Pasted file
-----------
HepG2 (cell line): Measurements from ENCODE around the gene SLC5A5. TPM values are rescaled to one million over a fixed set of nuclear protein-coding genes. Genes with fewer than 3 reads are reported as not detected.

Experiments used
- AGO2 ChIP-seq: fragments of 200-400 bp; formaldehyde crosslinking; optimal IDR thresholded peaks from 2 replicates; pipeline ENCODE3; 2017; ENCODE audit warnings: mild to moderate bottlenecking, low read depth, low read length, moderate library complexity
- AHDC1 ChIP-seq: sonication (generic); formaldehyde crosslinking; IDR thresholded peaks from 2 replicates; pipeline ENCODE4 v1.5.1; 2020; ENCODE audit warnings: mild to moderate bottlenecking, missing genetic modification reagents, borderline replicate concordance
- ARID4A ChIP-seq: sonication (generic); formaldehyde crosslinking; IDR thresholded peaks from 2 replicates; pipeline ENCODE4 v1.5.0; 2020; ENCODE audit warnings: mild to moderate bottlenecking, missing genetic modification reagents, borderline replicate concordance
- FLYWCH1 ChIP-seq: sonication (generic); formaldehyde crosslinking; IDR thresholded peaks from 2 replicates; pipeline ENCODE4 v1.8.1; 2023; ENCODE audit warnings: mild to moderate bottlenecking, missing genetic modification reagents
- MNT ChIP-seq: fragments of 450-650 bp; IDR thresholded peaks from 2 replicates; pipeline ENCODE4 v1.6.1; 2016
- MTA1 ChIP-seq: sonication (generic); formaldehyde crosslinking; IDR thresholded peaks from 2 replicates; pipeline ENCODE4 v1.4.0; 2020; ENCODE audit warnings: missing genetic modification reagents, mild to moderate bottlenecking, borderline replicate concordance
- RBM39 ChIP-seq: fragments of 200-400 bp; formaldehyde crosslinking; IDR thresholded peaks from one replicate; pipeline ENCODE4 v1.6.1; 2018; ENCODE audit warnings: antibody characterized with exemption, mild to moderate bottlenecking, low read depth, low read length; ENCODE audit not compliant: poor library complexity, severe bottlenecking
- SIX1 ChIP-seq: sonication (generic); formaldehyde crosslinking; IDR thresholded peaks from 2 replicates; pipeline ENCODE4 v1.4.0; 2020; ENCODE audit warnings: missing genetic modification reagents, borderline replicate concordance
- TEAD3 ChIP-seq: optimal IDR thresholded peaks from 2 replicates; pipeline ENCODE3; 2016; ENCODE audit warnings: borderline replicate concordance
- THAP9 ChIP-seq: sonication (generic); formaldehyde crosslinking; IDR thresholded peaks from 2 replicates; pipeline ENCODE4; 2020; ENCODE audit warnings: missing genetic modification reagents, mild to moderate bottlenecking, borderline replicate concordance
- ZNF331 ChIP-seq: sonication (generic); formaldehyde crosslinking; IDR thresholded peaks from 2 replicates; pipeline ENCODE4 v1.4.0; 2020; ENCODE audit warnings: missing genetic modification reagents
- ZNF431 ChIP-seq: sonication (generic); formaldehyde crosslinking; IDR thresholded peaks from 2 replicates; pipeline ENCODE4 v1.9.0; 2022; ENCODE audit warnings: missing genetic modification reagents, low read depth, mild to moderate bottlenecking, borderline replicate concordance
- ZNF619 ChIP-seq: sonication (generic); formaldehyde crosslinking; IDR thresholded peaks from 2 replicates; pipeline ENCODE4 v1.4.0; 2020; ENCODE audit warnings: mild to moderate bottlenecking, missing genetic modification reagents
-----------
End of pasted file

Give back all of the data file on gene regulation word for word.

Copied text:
HepG2 (cell line): Measurements from ENCODE around the gene SLC5A5. TPM values are rescaled to one million over a fixed set of nuclear protein-coding genes. Genes with fewer than 3 reads are reported as not detected.

Experiments used
- AGO2 ChIP-seq: fragments of 200-400 bp; formaldehyde crosslinking; optimal IDR thresholded peaks from 2 replicates; pipeline ENCODE3; 2017; ENCODE audit warnings: mild to moderate bottlenecking, low read depth, low read length, moderate library complexity
- AHDC1 ChIP-seq: sonication (generic); formaldehyde crosslinking; IDR thresholded peaks from 2 replicates; pipeline ENCODE4 v1.5.1; 2020; ENCODE audit warnings: mild to moderate bottlenecking, missing genetic modification reagents, borderline replicate concordance
- ARID4A ChIP-seq: sonication (generic); formaldehyde crosslinking; IDR thresholded peaks from 2 replicates; pipeline ENCODE4 v1.5.0; 2020; ENCODE audit warnings: mild to moderate bottlenecking, missing genetic modification reagents, borderline replicate concordance
- FLYWCH1 ChIP-seq: sonication (generic); formaldehyde crosslinking; IDR thresholded peaks from 2 replicates; pipeline ENCODE4 v1.8.1; 2023; ENCODE audit warnings: mild to moderate bottlenecking, missing genetic modification reagents
- MNT ChIP-seq: fragments of 450-650 bp; IDR thresholded peaks from 2 replicates; pipeline ENCODE4 v1.6.1; 2016
- MTA1 ChIP-seq: sonication (generic); formaldehyde crosslinking; IDR thresholded peaks from 2 replicates; pipeline ENCODE4 v1.4.0; 2020; ENCODE audit warnings: missing genetic modification reagents, mild to moderate bottlenecking, borderline replicate concordance
- RBM39 ChIP-seq: fragments of 200-400 bp; formaldehyde crosslinking; IDR thresholded peaks from one replicate; pipeline ENCODE4 v1.6.1; 2018; ENCODE audit warnings: antibody characterized with exemption, mild to moderate bottlenecking, low read depth, low read length; ENCODE audit not compliant: poor library complexity, severe bottlenecking
- SIX1 ChIP-seq: sonication (generic); formaldehyde crosslinking; IDR thresholded peaks from 2 replicates; pipeline ENCODE4 v1.4.0; 2020; ENCODE audit warnings: missing genetic modification reagents, borderline replicate concordance
- TEAD3 ChIP-seq: optimal IDR thresholded peaks from 2 replicates; pipeline ENCODE3; 2016; ENCODE audit warnings: borderline replicate concordance
- THAP9 ChIP-seq: sonication (generic); formaldehyde crosslinking; IDR thresholded peaks from 2 replicates; pipeline ENCODE4; 2020; ENCODE audit warnings: missing genetic modification reagents, mild to moderate bottlenecking, borderline replicate concordance
- ZNF331 ChIP-seq: sonication (generic); formaldehyde crosslinking; IDR thresholded peaks from 2 replicates; pipeline ENCODE4 v1.4.0; 2020; ENCODE audit warnings: missing genetic modification reagents
- ZNF431 ChIP-seq: sonication (generic); formaldehyde crosslinking; IDR thresholded peaks from 2 replicates; pipeline ENCODE4 v1.9.0; 2022; ENCODE audit warnings: missing genetic modification reagents, low read depth, mild to moderate bottlenecking, borderline replicate concordance
- ZNF619 ChIP-seq: sonication (generic); formaldehyde crosslinking; IDR thresholded peaks from 2 replicates; pipeline ENCODE4 v1.4.0; 2020; ENCODE audit warnings: mild to moderate bottlenecking, missing genetic modification reagents